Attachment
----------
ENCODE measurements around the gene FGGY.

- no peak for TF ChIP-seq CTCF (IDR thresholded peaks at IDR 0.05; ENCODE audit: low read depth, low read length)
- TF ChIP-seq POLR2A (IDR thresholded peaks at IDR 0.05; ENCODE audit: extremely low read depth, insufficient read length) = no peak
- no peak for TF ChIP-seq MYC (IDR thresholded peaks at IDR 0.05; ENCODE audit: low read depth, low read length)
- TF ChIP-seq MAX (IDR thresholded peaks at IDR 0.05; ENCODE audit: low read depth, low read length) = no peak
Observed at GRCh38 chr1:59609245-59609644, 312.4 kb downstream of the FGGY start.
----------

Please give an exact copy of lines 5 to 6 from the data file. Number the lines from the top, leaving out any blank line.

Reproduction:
- TF ChIP-seq MAX (IDR thresholded peaks at IDR 0.05; ENCODE audit: low read depth, low read length) = no peak
Observed at GRCh38 chr1:59609245-59609644, 312.4 kb downstream of the FGGY start.